Cass Sunstein has a terrific commentary today about the broken executive-branch nomination process, which he accurately calls “a disgrace.”
As he points out, the result is that government is left without people to carry out important tasks and presidents wind up thinking more about who is easily confirmed rather than who would be best for the job.
Moreover, Sunstein is exactly right that the damage extends further, to all those who lose all interest in serving the nation because of the brutal process necessary to get a job in the first place.
I have only one thing to add, and one mild disagreement. Sunstein puts all the blame on the Senate. He’s right that confirmation is broken, but so is the appointment process; presidents have been far too cautious and risk-averse.
The truth is that politically embarrassing revelations, before or after a nominee is confirmed, typically produce one-day stories that do little or no damage to a president. Yet over-vetting, in order to clear the pool of anyone who might have something in her background, winds up knocking out lots of good people, too.
Presidents certainly should try to avoid appointing crooks or people who can’t do the job, but that shouldn’t require such close examination.
My disagreement is with Sunstein’s objection to holds by individual senators or small groups. Yes, holds can slow down the process. But they’re part of the way that local or smaller interests can be addressed within the system. I have no problem with a senator using the leverage the nomination process offers him to bargain over some policy point, especially if it’s relevant to the office in question — as long as there’s good-faith bargaining going on, rather than just delay for delay’s sake.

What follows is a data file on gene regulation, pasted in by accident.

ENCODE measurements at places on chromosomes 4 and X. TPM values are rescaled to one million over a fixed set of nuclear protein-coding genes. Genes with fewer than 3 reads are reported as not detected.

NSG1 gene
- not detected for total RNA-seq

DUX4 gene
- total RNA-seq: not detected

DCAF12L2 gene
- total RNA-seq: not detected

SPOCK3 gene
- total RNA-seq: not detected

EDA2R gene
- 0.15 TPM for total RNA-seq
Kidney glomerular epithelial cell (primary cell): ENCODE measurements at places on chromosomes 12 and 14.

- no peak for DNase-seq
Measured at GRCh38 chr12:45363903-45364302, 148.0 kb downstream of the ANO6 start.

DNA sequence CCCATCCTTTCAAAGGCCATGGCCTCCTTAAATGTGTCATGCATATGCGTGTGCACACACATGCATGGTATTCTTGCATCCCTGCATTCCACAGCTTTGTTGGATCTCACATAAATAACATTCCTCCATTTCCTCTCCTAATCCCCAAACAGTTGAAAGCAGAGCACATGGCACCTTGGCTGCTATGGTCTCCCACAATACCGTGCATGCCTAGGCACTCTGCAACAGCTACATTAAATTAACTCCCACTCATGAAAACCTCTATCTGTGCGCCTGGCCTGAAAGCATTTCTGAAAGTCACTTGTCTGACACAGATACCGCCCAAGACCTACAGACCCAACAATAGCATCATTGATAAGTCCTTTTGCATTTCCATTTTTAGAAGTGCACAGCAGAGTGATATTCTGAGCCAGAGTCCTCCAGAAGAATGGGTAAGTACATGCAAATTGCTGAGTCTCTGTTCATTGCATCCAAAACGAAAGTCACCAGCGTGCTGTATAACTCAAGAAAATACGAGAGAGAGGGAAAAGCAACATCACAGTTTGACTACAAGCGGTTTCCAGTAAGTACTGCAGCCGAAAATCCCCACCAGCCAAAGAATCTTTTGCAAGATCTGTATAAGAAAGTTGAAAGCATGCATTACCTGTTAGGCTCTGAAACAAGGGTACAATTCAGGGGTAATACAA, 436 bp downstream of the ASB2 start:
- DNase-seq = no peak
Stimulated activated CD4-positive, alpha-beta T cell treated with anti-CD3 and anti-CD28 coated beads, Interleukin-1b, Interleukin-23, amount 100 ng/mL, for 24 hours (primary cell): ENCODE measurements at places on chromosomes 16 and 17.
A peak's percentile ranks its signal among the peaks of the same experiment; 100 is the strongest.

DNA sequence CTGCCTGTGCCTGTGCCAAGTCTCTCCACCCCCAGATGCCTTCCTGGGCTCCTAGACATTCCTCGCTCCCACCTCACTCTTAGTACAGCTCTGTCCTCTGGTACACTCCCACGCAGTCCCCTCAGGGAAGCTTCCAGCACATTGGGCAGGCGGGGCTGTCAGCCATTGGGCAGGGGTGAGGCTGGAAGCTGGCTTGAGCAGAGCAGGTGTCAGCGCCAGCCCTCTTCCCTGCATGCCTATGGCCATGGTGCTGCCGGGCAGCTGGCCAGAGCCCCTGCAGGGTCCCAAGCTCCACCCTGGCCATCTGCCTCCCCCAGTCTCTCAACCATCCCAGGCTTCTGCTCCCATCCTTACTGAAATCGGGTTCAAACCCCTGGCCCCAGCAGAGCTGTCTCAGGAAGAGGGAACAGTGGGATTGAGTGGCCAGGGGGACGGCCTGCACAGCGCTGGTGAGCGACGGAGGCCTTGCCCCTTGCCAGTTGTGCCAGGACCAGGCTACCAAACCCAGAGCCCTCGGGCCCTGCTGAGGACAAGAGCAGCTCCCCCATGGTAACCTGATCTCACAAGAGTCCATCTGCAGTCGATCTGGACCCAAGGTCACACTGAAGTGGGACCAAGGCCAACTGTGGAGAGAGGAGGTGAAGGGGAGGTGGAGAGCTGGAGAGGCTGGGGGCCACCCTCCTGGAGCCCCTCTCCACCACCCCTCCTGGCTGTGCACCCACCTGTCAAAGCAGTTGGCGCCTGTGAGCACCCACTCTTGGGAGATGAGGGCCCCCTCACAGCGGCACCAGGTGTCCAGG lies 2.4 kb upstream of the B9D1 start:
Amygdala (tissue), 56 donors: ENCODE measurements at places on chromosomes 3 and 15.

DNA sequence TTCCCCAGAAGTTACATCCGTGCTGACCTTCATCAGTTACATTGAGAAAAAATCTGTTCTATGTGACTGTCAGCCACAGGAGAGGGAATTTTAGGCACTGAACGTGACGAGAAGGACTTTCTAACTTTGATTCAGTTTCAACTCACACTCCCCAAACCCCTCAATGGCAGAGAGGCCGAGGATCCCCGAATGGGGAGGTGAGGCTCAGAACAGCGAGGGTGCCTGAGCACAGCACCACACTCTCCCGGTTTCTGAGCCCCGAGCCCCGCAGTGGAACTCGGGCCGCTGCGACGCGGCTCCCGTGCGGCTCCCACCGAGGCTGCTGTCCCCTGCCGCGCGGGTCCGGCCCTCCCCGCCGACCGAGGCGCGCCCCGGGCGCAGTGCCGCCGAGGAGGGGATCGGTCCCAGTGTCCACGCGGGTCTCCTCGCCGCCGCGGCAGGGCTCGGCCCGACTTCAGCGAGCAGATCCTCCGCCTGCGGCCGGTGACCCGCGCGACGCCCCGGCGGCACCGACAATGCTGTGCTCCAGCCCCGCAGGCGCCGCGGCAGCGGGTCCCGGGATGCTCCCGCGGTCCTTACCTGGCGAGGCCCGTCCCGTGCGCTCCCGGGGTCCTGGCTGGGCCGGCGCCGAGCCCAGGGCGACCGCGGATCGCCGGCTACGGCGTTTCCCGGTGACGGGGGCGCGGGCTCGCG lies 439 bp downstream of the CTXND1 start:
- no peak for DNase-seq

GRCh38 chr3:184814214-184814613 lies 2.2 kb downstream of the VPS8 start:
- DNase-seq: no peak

Beyond that, however, I agree completely with Sunstein that “Within broad limits, the president, whether Republican or Democratic, is entitled to select his own staff. So long as the president’s choices meet basic standards of character and competence, the Senate should be reluctant to stall or stop them.” In terms of procedure, that should mean confirmation by a simple majority of all senators present and voting, not a 60-vote supermajority. And in terms of behavior, senators should return to what always worked and simply vote to confirm except in rare, extreme circumstances.
President Obama could help things along by finding a way to reduce vetting on new appointees. But the biggest thing needed to fix the broken process is for the Senate to either eliminate filibusters on executive-branch nominations or, perhaps, to keep the cloture system but to require a simple majority to move to a vote. That’s the easiest plank in the Senate reform package that members should consider in January on the first day of the 113th Congress in January.